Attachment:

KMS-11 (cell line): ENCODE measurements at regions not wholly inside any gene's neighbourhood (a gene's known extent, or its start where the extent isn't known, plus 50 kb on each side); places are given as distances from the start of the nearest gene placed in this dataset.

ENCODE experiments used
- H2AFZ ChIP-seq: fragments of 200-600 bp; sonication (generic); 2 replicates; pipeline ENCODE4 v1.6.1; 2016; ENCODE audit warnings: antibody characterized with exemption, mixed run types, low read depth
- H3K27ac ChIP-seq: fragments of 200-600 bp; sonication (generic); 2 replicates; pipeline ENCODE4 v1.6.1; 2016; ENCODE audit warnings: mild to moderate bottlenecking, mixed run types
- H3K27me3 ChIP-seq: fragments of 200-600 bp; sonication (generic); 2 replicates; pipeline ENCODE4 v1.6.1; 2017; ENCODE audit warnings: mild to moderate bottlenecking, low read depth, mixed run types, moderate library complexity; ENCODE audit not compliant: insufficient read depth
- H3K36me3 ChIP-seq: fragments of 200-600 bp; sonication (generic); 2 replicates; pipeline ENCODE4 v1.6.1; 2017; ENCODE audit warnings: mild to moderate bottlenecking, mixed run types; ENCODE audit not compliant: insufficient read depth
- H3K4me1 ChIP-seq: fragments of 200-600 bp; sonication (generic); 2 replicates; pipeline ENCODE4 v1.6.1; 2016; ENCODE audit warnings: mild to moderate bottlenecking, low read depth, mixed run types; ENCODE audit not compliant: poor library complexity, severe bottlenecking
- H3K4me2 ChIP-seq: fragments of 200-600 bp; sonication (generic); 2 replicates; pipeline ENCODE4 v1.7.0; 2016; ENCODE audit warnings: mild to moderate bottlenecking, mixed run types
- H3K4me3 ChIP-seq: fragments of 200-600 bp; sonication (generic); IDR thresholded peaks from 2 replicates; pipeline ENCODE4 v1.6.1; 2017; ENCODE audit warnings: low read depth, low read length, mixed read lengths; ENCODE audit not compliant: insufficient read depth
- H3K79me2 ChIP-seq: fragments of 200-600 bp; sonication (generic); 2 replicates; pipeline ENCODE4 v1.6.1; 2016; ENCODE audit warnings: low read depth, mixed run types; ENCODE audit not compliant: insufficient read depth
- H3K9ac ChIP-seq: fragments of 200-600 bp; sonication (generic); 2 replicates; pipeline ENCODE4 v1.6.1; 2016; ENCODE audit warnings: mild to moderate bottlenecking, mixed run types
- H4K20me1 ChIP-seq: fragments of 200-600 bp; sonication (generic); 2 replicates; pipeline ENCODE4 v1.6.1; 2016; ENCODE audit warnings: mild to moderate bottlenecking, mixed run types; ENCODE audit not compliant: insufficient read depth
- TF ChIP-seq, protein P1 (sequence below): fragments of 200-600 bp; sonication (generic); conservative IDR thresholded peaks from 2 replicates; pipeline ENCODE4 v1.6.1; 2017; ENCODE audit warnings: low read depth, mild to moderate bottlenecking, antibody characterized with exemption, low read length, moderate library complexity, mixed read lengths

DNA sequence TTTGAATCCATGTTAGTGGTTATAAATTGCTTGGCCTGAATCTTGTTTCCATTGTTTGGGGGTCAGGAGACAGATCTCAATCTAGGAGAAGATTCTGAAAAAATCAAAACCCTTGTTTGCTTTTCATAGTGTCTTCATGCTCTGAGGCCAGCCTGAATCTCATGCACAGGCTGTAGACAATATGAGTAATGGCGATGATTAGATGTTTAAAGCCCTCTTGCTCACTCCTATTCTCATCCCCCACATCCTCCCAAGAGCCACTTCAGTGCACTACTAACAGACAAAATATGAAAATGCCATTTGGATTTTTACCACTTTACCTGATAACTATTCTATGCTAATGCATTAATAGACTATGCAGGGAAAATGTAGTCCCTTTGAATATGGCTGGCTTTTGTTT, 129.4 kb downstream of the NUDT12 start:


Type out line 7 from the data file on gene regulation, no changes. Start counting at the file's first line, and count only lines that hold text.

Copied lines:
- H3K4me1 ChIP-seq: fragments of 200-600 bp; sonication (generic); 2 replicates; pipeline ENCODE4 v1.6.1; 2016; ENCODE audit warnings: mild to moderate bottlenecking, low read depth, mixed run types; ENCODE audit not compliant: poor library complexity, severe bottlenecking